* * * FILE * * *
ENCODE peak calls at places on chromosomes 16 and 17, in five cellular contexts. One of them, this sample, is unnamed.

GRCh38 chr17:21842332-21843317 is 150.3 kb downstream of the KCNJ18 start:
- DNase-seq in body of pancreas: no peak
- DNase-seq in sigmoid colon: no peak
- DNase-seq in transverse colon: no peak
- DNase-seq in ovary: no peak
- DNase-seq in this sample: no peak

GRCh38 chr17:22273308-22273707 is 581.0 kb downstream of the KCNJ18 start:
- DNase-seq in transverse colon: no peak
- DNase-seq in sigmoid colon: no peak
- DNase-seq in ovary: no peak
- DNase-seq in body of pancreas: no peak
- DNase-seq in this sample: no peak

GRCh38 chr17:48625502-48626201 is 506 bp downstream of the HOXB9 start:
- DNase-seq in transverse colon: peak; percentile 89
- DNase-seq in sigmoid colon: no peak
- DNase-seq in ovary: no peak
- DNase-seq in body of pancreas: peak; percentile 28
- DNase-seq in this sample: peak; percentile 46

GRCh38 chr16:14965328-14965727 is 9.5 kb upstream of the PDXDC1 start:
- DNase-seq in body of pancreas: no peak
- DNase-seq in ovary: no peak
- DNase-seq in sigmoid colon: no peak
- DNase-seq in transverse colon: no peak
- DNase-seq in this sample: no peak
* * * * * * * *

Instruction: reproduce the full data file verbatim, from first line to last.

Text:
ENCODE peak calls at places on chromosomes 16 and 17, in five cellular contexts. One of them, this sample, is unnamed.

GRCh38 chr17:21842332-21843317 is 150.3 kb downstream of the KCNJ18 start:
- DNase-seq in body of pancreas: no peak
- DNase-seq in sigmoid colon: no peak
- DNase-seq in transverse colon: no peak
- DNase-seq in ovary: no peak
- DNase-seq in this sample: no peak

GRCh38 chr17:22273308-22273707 is 581.0 kb downstream of the KCNJ18 start:
- DNase-seq in transverse colon: no peak
- DNase-seq in sigmoid colon: no peak
- DNase-seq in ovary: no peak
- DNase-seq in body of pancreas: no peak
- DNase-seq in this sample: no peak

GRCh38 chr17:48625502-48626201 is 506 bp downstream of the HOXB9 start:
- DNase-seq in transverse colon: peak; percentile 89
- DNase-seq in sigmoid colon: no peak
- DNase-seq in ovary: no peak
- DNase-seq in body of pancreas: peak; percentile 28
- DNase-seq in this sample: peak; percentile 46

GRCh38 chr16:14965328-14965727 is 9.5 kb upstream of the PDXDC1 start:
- DNase-seq in body of pancreas: no peak
- DNase-seq in ovary: no peak
- DNase-seq in sigmoid colon: no peak
- DNase-seq in transverse colon: no peak
- DNase-seq in this sample: no peak